- Perform air monitoring and keep records of the results. Records must be kept on exposure for at least 30 years.
- Offer respiratory protection if limits are exceeded which is measured by fibers per cubic centimeter
- Provide asbestos awareness training
- Separate decontamination and lunch areas
- Demarcation and hazard communication of at risk areas
Most people are unaware of their exposure to asbestos, especially when it’s happening every day in the workplace. After all, you expect that your employer is keeping you as safe as possible, and many asbestos victims don’t expect to develop serious lung conditions many years down the road. Alas, it has continued to happen, and more individuals with asbestosis diagnoses are seeking the justice they deserve.
How USClaims Can Help During Your Asbestosis Lawsuit
If you or a loved one was diagnosed with asbestosis in the lungs, you may already be working with an attorney on an asbestos exposure lawsuit. Sometimes, they can be a little more complex than a typical personal injury lawsuit, especially when you are looking at something that took many years to develop.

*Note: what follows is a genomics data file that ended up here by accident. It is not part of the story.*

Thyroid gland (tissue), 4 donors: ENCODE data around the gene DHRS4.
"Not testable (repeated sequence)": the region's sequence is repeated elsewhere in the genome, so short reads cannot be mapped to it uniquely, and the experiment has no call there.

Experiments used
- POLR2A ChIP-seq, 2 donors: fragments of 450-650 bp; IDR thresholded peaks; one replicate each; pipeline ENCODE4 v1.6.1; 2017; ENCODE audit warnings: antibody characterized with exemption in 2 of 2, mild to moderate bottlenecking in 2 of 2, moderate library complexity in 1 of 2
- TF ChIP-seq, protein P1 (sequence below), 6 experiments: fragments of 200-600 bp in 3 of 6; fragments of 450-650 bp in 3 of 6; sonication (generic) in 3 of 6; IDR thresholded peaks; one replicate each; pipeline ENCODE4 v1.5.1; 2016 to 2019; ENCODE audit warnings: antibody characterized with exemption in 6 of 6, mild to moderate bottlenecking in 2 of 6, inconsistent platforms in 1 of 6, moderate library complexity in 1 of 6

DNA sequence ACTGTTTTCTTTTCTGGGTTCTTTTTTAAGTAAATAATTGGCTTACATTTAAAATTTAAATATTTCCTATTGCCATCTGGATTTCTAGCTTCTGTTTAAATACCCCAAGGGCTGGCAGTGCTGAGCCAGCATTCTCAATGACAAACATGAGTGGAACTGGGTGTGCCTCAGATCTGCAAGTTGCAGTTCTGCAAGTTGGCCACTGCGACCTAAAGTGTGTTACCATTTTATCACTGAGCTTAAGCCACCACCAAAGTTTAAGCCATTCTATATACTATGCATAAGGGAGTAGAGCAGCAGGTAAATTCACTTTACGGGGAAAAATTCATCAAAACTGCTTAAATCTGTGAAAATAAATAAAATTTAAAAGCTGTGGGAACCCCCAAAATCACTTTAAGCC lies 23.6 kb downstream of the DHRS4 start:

However, despite the complexity of some of these cases, attorneys have still successfully obtained favorable settlements for their clients. But because there are a lot of factors to consider when it comes to pursuing monetary compensation in an asbestos exposure lawsuit , it is important to keep in mind that these types of cases may take a long time to finalize.
Waiting for your case to settle before receiving a payout isn’t your only option, however. At USClaims, we help plaintiffs with qualifying cases receive money sooner through a process known as pre-settlement funding. Contact USClaims today to learn more about how pre-settlement funding works and to see if your case is eligible.
Give your clients the confidence to let you do the work to reach the best possible settlement for their asbestos related case. Far too often clients want you to settle early due to challenges with their finances.
At USClaims we offer pre-settlement funding to help cover those challenging bills that they need to pay until you settle their case. Contact us today to see how we can help.